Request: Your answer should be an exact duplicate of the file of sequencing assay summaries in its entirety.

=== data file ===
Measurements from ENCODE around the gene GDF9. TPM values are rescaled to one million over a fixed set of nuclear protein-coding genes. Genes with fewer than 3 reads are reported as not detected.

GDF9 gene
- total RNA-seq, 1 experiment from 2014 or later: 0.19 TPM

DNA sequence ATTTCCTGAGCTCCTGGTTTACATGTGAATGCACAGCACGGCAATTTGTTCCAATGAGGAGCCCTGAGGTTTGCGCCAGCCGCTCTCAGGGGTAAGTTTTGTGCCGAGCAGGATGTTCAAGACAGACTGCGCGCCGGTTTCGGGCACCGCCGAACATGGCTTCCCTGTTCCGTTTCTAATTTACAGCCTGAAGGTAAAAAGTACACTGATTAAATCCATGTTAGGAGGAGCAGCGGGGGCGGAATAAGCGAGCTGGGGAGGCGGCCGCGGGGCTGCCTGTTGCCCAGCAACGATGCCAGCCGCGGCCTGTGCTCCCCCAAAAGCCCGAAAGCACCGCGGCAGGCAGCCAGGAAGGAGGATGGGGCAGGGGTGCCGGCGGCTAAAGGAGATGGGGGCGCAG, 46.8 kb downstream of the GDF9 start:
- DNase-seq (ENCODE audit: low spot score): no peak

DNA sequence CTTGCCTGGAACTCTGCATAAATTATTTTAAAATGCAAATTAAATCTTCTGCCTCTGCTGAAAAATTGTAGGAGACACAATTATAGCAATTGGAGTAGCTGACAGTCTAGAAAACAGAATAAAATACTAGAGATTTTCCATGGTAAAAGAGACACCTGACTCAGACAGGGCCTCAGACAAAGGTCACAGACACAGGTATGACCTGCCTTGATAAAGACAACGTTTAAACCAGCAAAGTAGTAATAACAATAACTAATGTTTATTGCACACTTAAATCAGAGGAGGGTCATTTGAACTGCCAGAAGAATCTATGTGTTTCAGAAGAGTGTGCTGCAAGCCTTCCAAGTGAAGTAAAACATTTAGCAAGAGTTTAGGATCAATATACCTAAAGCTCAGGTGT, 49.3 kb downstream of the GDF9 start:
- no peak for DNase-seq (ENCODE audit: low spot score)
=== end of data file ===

Measurements from ENCODE around the gene GDF9. TPM values are rescaled to one million over a fixed set of nuclear protein-coding genes. Genes with fewer than 3 reads are reported as not detected.

GDF9 gene
- total RNA-seq, 1 experiment from 2014 or later: 0.19 TPM

DNA sequence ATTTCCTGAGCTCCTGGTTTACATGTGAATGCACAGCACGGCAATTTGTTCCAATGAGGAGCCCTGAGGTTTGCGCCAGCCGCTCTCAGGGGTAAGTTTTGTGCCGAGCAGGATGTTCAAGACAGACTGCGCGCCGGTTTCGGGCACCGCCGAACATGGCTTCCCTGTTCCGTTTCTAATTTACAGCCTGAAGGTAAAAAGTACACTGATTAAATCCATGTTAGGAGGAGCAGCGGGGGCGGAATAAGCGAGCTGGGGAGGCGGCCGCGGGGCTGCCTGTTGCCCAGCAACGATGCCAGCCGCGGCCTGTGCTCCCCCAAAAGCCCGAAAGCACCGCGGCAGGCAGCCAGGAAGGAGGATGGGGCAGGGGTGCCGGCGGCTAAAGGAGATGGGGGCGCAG, 46.8 kb downstream of the GDF9 start:
- DNase-seq (ENCODE audit: low spot score): no peak

DNA sequence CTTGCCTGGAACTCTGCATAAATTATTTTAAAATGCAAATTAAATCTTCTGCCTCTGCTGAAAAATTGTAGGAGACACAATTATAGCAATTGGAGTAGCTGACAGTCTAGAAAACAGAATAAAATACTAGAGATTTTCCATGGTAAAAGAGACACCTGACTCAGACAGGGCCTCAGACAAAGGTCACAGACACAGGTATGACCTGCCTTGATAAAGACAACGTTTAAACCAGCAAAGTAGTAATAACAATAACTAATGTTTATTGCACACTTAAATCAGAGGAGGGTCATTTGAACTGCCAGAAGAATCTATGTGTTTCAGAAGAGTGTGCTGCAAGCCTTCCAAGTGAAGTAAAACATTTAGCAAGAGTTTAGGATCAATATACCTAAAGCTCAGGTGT, 49.3 kb downstream of the GDF9 start:
- no peak for DNase-seq (ENCODE audit: low spot score)